OLAF director Giovanni Kessler loses interim challenge on immunity in Dalligate investigation

General Court refuses request by OLAF director to suspend Commission decision lifting his immunity for Dalligate investigation pending ongoing case on challenge to immunity decision

matthew_vella
Matthew Vella
2 August 2016, 7:30am
Giovanni Kessler lost a legal challege to a European Commission decision to lift his immunity from prosecution
Giovanni Kessler lost a legal challege to a European Commission decision to lift his immunity from prosecution
Updated with clarification: The original report did not make reference to the fact that the General Court decided on a request to temporarily force the Commission to reverse its decision on Giovanni Kessler's immunity, pending the full completion of the court case on the Commission decision.

The EU’s top anti-fraud official has lost a legal challege to a European Commission decision to have the Commission temporarily suspend its decision to lift his immunity from prosecution, in connection with a Belgian police investigation.

His challenge to the Commission's decision to lift his immunity is still ongoing in the European Court of Justice.

Giovanni Kessler, director-general of the EU anti-fraud office OLAF filed a complaint in March with the General Court of the European Union saying the Commission’s removal of his protection from prosecution was a threat to the agency’s independence, which is guaranteed in EU law.

The decision by the Commission in March, after a year of wavering, was the first time immunity had ever been lifted for an OLAF official.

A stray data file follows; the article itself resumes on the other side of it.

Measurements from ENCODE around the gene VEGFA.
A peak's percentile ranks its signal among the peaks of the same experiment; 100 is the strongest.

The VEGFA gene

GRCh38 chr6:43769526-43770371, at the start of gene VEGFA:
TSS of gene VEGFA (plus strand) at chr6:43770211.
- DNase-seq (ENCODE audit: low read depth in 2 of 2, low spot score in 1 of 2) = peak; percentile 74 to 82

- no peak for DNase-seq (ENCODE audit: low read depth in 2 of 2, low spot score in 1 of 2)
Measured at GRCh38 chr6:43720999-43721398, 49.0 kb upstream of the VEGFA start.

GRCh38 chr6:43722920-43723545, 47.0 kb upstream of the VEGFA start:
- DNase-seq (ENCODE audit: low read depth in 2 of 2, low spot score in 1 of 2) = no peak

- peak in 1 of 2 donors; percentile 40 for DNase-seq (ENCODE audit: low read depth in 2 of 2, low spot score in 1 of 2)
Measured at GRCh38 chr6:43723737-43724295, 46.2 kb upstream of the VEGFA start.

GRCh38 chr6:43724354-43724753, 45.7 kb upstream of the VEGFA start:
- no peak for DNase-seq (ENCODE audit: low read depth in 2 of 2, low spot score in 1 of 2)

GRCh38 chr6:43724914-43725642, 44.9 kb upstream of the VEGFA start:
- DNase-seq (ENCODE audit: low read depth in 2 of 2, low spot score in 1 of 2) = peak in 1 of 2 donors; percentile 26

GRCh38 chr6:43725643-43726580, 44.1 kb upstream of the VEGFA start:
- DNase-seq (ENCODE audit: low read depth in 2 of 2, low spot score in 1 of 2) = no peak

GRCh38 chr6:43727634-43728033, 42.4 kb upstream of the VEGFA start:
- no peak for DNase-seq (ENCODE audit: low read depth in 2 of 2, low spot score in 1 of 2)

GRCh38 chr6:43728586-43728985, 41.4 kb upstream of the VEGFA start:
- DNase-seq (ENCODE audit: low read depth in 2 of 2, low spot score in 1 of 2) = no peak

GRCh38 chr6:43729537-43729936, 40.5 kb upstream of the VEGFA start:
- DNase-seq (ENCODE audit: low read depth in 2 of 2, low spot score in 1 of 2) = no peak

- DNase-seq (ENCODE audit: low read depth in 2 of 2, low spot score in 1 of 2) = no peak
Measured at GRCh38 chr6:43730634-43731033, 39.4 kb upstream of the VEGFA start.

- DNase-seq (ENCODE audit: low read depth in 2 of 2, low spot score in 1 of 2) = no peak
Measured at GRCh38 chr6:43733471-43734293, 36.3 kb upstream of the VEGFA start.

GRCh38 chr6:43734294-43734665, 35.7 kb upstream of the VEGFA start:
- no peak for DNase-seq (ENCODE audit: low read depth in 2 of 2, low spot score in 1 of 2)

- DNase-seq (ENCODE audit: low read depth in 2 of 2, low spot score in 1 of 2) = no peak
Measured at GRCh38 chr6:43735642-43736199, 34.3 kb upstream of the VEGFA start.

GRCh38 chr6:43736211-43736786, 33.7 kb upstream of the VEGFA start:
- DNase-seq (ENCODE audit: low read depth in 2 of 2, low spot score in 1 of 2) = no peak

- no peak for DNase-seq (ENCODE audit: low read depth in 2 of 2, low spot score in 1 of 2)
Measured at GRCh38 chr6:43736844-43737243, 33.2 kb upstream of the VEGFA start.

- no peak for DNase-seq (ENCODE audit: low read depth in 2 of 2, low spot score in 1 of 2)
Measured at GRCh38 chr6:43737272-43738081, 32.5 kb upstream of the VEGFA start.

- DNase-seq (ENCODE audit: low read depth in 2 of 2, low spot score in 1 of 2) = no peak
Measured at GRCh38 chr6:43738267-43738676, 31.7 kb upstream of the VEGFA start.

But the General Court of the ECJ has refused his appeal, saying that the Belgian police will be dealing with the accusation that Kessler listened in on a telephone conversation without permission on 3 July 2012 during OLAF’s probe of the Dalligate lobbying scandal, in violation of Belgian law. This, it said, would not affect OLAF’s independence.

In a comment on the decision, OLAF said that the Court's decision only refers to a request made by the OLAF Director-General for interim measures to be applied by the Court, as a matter of urgency, until the Court reaches a final verdict on the substance of the case he has filed.

"The Director-General had requested that through such interim measures, the Court temporarily and urgently suspends the application of the Commission decision lifting his immunity for an investigative act carried-out in the course of his professional duties. On 20 July, the Court rejected only this application for interim measures, not the entire case. The Court found that there was no urgency at stake at this moment in time. It did not rule on the validity of the arguments in law put forward by the Director-General. The case on substance is therefore on-going and will proceed as per the Court's usual rules and timelines."

The Belgian investigation focuses on allegations Kessler listened in to a conversation by witness Inge Delfosse – the secretary-general of the European Smokeless Tobacco Council – as she contacted Silvio Zammit from a speaker-phone.

Zammit is accused of soliciting a bribe and of trading of influence in a Maltese court, by having requested a multimillion bribe from snus producers Swedish Match, to influence then health commissioner John Dalli to lift an EU retail ban on the chewing tobacco.

The evidence gathered from the Delfosse call was not used in OLAF’s final Dalligate report. If proven that Kessler did listen in, he could face a prison sentence of up to two years and a fine under Belgian law.

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Matthew Vella is executive editor at MaltaToday.